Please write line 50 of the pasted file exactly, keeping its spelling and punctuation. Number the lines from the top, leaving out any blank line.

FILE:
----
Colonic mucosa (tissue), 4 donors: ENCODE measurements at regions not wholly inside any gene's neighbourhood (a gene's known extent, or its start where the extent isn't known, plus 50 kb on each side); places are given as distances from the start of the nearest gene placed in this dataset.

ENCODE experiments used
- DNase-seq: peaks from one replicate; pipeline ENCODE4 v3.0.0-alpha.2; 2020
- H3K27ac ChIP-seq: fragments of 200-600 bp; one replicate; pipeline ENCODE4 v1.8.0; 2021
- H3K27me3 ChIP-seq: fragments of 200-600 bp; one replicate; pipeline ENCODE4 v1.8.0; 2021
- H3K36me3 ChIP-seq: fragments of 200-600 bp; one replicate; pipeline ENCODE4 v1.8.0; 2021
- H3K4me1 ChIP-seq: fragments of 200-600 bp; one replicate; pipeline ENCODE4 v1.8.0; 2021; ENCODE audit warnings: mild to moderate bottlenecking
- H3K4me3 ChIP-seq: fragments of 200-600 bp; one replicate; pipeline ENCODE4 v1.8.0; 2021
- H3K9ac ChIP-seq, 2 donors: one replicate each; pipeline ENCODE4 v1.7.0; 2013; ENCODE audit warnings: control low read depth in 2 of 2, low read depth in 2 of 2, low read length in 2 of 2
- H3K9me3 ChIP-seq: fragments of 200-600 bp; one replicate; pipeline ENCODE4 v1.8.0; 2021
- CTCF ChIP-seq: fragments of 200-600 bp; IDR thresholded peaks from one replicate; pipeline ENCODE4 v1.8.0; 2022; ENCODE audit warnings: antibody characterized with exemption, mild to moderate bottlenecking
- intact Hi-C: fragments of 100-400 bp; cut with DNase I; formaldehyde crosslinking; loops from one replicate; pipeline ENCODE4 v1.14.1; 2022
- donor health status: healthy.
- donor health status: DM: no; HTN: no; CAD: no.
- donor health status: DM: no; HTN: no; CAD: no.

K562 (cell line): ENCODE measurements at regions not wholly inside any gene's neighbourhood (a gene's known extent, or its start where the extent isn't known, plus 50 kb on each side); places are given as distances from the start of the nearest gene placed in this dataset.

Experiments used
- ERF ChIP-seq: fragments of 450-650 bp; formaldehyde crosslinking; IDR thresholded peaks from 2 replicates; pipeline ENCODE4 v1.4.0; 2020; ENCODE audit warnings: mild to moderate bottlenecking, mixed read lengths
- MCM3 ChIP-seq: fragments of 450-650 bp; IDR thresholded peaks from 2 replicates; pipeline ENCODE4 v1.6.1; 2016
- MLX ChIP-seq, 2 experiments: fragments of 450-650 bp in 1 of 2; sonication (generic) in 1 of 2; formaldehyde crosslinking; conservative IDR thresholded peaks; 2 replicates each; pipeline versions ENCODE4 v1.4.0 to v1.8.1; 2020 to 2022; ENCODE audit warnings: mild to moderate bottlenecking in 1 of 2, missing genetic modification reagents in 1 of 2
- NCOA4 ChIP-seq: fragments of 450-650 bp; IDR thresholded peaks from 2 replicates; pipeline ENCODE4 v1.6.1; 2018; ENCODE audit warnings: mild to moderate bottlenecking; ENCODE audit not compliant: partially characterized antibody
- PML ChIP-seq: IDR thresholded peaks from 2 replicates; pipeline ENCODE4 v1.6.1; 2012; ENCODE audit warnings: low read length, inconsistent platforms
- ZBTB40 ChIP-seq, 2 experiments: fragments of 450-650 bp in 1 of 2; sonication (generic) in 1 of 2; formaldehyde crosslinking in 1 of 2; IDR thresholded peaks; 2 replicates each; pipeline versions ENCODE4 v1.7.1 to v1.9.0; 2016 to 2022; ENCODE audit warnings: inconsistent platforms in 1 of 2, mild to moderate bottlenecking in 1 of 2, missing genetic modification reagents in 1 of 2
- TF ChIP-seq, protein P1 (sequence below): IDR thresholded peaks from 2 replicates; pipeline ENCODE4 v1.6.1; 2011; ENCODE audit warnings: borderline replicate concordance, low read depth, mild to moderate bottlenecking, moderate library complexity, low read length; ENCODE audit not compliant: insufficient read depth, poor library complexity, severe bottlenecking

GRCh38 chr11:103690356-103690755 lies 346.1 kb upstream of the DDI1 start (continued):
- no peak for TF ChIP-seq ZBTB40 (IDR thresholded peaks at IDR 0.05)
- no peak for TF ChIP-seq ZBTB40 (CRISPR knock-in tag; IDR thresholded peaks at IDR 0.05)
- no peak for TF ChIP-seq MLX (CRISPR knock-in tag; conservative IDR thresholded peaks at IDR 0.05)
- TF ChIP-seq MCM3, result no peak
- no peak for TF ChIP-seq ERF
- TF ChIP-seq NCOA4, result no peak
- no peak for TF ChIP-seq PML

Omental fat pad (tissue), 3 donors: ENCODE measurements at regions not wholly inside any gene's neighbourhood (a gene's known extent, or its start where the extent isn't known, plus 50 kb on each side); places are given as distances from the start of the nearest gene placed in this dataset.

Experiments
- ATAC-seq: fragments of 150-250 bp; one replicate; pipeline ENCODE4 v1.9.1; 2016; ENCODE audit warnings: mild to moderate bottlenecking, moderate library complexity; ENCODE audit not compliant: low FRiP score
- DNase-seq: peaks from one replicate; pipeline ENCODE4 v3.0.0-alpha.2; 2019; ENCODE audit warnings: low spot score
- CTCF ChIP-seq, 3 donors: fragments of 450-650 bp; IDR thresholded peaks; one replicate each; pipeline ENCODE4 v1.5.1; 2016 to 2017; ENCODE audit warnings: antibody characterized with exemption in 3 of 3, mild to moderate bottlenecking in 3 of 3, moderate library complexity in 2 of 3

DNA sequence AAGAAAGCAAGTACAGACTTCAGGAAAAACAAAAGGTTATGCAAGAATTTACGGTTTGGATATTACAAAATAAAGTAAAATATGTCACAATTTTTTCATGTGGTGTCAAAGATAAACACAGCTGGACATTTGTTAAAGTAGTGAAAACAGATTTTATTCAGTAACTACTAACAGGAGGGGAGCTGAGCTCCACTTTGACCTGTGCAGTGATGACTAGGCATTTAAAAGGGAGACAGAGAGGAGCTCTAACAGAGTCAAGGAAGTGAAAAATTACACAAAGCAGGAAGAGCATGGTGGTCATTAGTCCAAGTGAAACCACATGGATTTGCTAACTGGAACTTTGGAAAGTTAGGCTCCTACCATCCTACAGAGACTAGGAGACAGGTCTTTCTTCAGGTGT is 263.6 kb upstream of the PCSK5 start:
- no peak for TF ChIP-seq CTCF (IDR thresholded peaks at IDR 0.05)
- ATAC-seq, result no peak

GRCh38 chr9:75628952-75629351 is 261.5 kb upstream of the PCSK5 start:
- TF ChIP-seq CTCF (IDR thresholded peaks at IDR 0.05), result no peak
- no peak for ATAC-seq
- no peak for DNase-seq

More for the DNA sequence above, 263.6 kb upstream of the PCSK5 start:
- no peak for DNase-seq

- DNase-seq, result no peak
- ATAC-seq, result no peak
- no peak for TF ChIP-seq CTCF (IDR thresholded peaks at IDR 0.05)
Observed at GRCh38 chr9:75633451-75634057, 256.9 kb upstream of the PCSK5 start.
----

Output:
Observed at GRCh38 chr9:75633451-75634057, 256.9 kb upstream of the PCSK5 start.